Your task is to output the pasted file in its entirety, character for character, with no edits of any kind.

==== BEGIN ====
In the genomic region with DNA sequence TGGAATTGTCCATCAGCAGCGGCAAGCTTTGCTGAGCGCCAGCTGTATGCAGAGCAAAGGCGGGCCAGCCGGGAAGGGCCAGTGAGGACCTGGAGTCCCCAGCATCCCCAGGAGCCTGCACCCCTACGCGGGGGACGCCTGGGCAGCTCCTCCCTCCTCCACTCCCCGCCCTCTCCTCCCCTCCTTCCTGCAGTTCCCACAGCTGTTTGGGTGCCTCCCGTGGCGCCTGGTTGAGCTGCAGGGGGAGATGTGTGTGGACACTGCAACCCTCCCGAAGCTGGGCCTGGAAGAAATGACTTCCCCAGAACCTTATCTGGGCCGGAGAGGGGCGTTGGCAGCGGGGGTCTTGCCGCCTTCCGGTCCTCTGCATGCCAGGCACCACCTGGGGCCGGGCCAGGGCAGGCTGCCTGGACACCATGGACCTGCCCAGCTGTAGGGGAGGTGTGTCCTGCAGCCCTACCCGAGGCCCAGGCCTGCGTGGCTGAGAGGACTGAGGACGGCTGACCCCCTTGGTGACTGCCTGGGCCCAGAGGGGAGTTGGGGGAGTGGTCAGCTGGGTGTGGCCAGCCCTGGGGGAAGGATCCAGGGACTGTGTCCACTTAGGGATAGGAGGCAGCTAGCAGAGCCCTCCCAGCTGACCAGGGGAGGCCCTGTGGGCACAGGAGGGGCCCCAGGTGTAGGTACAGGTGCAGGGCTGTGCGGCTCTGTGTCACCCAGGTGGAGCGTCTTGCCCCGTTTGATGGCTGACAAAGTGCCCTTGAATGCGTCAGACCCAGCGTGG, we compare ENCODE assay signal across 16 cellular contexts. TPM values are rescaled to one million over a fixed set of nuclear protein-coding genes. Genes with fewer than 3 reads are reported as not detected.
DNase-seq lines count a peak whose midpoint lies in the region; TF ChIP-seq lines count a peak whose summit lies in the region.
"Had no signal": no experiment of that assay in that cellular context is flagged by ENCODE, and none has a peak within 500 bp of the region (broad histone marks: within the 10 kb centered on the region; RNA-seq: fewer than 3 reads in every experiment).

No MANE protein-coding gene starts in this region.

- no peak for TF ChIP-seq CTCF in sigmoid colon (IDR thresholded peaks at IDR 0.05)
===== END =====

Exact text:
In the genomic region with DNA sequence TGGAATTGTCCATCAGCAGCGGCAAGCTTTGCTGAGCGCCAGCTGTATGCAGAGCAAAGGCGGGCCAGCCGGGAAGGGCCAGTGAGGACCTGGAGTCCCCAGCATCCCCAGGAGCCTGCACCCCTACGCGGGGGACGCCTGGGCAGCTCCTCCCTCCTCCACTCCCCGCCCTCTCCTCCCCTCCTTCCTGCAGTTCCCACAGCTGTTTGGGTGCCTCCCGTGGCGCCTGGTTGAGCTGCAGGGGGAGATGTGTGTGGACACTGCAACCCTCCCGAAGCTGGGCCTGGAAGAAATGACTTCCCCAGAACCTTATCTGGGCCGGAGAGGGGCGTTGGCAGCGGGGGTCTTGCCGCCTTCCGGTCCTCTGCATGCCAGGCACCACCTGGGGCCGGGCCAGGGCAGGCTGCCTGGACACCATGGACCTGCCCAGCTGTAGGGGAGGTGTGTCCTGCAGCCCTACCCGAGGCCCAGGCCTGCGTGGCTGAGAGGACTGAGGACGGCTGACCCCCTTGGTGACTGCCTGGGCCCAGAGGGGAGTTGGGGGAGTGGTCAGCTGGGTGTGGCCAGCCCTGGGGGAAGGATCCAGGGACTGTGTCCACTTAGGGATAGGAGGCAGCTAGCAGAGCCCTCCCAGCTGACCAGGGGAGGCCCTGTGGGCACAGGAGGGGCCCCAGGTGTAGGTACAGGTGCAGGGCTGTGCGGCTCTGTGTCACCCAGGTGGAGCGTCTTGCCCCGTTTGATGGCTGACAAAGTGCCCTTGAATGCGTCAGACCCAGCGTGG, we compare ENCODE assay signal across 16 cellular contexts. TPM values are rescaled to one million over a fixed set of nuclear protein-coding genes. Genes with fewer than 3 reads are reported as not detected.
DNase-seq lines count a peak whose midpoint lies in the region; TF ChIP-seq lines count a peak whose summit lies in the region.
"Had no signal": no experiment of that assay in that cellular context is flagged by ENCODE, and none has a peak within 500 bp of the region (broad histone marks: within the 10 kb centered on the region; RNA-seq: fewer than 3 reads in every experiment).

No MANE protein-coding gene starts in this region.

- no peak for TF ChIP-seq CTCF in sigmoid colon (IDR thresholded peaks at IDR 0.05)